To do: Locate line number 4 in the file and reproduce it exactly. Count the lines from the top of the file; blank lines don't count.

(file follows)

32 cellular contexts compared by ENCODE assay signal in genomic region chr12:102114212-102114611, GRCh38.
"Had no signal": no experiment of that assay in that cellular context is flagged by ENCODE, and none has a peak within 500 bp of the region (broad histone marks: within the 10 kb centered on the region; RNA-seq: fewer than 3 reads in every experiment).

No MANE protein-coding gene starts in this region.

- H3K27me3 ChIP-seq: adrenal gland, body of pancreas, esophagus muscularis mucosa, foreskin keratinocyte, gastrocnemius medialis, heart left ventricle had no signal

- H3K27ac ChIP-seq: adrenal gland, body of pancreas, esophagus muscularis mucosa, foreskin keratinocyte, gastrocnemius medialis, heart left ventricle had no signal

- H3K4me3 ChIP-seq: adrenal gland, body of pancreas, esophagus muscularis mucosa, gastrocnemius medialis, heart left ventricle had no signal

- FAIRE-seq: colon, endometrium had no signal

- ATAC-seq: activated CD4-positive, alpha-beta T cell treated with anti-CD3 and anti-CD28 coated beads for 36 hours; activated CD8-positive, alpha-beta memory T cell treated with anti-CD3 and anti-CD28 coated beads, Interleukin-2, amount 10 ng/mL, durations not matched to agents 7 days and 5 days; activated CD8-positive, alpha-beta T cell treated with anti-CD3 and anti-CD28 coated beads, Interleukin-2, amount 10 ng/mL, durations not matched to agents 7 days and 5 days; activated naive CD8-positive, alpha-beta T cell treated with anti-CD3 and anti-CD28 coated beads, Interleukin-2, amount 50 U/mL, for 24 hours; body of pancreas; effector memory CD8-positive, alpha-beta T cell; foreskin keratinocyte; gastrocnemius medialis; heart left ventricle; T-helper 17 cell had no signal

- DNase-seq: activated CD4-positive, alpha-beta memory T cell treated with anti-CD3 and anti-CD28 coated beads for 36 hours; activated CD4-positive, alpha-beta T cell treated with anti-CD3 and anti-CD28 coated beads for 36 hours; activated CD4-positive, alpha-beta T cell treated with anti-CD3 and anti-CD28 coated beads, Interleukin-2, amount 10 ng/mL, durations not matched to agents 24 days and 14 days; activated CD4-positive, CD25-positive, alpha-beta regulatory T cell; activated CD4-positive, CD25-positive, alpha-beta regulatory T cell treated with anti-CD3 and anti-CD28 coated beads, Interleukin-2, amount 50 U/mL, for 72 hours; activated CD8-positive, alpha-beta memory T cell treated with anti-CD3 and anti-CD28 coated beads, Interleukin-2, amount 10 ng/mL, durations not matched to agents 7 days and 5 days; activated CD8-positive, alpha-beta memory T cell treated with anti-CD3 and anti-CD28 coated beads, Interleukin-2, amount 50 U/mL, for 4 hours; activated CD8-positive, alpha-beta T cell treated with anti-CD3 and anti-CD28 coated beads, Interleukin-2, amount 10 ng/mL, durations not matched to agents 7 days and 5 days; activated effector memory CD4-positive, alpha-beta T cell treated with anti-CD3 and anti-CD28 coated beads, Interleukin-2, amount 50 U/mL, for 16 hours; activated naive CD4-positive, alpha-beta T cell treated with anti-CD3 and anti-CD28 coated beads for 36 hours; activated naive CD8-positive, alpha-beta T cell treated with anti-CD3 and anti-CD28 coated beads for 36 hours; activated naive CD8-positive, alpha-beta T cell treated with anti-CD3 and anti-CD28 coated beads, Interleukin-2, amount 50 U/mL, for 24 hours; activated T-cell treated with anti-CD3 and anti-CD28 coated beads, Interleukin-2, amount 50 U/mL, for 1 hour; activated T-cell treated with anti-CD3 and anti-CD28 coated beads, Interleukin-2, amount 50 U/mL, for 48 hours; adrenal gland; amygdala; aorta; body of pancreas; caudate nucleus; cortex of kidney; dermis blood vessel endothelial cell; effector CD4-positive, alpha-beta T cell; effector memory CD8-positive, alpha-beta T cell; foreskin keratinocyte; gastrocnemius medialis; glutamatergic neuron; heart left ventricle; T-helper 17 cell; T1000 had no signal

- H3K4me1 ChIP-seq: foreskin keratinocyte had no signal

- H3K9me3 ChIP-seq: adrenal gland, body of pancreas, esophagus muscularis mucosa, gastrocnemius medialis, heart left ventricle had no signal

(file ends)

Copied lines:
- H3K27me3 ChIP-seq: adrenal gland, body of pancreas, esophagus muscularis mucosa, foreskin keratinocyte, gastrocnemius medialis, heart left ventricle had no signal